USA TODAY columnist,
leading small business expert.
I love English majors. I love how smart they are. I love their intellectual curiosity. And I love their bold choice for a major. Most of all, I love to hire them.
A recent article by the great David Brooks in the New York Times about the changing nature of the Humanities in higher education just reinforced why, when given my druthers, English majors are my employee of choice.
And the reason is not that I am a writer; I more consider myself an entrepreneur than anything else. I run a small business and the people I hire do a variety of tasks -- SEO, project management, social media, and so forth.
For my money (literally and figuratively), for my needs, and I suggest the needs of most small businesses, English majors are easily the top choice when it comes to getting the type of teammate who can make us all better, as they say in basketball.
Let's consider what you want when you hire an employee or independent contractor:
Smarts: My sweet daughter Sydney is a junior English major (though I haven't hired her -- yet!) When I speak with her now, when I hear about her assignments and what she has to read, I cannot help but be impressed. She is a much smarter girl than the one who left here two years ago.
I think what I appreciate most about English majors is that they are taught to think critically, and that is exactly what I want in my business. Busy with a start-up, a new book to finish, speeches, and running my regular business to boot, what I need is to be able to give someone an assignment and have them do it. Period.
That is exactly what I get from the English majors. They know how to think, to think for themselves, and how to analyze a problem. Business majors are fine, but they are preoccupied with theory, proving themselves, and doing it "right." But the English majors are used to getting a tough assignment, figuring it out, and getting it done, (usually) on time.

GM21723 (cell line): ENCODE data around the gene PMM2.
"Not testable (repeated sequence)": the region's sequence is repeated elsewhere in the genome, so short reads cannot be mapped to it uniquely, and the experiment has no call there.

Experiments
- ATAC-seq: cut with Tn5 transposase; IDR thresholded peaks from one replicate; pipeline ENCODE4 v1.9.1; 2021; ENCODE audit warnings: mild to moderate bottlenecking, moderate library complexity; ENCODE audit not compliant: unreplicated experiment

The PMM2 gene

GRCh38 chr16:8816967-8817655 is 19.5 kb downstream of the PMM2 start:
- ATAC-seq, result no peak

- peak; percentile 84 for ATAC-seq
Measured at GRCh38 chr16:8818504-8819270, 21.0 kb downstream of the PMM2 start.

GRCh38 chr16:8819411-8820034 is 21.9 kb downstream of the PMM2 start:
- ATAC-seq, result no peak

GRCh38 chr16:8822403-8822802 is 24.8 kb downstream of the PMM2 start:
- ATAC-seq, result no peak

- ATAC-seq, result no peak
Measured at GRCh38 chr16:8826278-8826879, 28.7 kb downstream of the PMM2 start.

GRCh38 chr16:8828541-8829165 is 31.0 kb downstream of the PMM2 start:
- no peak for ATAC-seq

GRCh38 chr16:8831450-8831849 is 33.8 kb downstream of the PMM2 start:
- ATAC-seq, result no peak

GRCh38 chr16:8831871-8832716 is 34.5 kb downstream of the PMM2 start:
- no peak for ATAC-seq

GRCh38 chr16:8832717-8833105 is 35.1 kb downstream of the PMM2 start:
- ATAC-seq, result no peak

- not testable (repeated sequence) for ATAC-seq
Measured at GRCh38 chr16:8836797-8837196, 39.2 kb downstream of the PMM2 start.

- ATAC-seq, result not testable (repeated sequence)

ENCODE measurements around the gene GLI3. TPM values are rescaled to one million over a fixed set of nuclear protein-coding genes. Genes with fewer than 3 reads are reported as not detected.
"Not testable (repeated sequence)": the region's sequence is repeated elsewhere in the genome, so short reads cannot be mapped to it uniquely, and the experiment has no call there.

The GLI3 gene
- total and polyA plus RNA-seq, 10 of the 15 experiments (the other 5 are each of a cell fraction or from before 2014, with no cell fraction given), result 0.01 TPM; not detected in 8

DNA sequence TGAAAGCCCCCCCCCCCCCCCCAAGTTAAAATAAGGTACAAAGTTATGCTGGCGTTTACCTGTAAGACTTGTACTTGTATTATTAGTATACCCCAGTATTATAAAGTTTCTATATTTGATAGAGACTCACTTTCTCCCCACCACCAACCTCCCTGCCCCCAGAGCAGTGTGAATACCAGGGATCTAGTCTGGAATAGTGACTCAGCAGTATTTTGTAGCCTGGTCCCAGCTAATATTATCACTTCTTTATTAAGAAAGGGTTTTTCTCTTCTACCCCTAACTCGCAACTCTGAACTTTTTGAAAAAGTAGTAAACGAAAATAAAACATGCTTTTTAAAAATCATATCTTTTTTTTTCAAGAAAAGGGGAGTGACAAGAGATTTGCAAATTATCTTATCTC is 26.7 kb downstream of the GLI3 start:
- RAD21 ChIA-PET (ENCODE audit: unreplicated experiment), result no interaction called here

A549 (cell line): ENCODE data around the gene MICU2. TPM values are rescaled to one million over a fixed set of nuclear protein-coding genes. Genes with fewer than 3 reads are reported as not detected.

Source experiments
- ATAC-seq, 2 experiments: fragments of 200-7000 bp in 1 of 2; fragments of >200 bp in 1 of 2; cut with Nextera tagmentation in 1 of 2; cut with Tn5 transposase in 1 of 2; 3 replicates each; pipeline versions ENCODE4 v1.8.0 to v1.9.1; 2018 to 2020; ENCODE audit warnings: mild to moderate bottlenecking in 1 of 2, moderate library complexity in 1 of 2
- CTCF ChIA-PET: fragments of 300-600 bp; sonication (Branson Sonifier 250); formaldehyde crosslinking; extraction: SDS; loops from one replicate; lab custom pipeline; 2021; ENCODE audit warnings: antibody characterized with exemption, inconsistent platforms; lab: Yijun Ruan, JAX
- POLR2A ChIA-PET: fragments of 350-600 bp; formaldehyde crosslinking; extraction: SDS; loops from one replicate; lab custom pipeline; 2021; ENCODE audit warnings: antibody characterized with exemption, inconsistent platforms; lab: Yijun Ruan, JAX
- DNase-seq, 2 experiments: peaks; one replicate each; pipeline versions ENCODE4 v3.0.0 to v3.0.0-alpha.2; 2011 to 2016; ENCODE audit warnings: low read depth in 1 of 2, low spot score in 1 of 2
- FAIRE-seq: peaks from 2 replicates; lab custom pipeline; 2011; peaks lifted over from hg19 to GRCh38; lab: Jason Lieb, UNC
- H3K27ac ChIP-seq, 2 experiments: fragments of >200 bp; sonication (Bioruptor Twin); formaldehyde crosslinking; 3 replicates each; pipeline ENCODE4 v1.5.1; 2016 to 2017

Boldness: Now, this may not be true for all small business people, but it is for me. I like working with people who are bold, confident, and who are willing to speak up. People who see problems and suggest solutions, who are not intimidated by calculated risk taking.
Hello, English major.
Not only do these folks have to be bold simply to make such a choice of majors at a time when everyone is advising them to think about making themselves as practical as possible in this shrinking, global job market, but the nature of their gig is that they have to be bold. Reading Chaucer, making sense of it, writing a term paper on it, and then being able to defend it, takes far more bravery than, say, analyzing the fall of the Soviet Union.
Writing ability: Whether it is a blog, an email to a client, an e-newsletter post, or an analysis of a problem, English majors win, hands down.
Easy to work with: This is an underrated trait that I think many people applying for a job don't get or appreciate. People like working with people they like. I find that, usually, English majors are interesting, well spoken, can take a position and defend it with logic and reason, are (obviously) well read, and are, well, pleasant to be around.
That's whom I want to hire.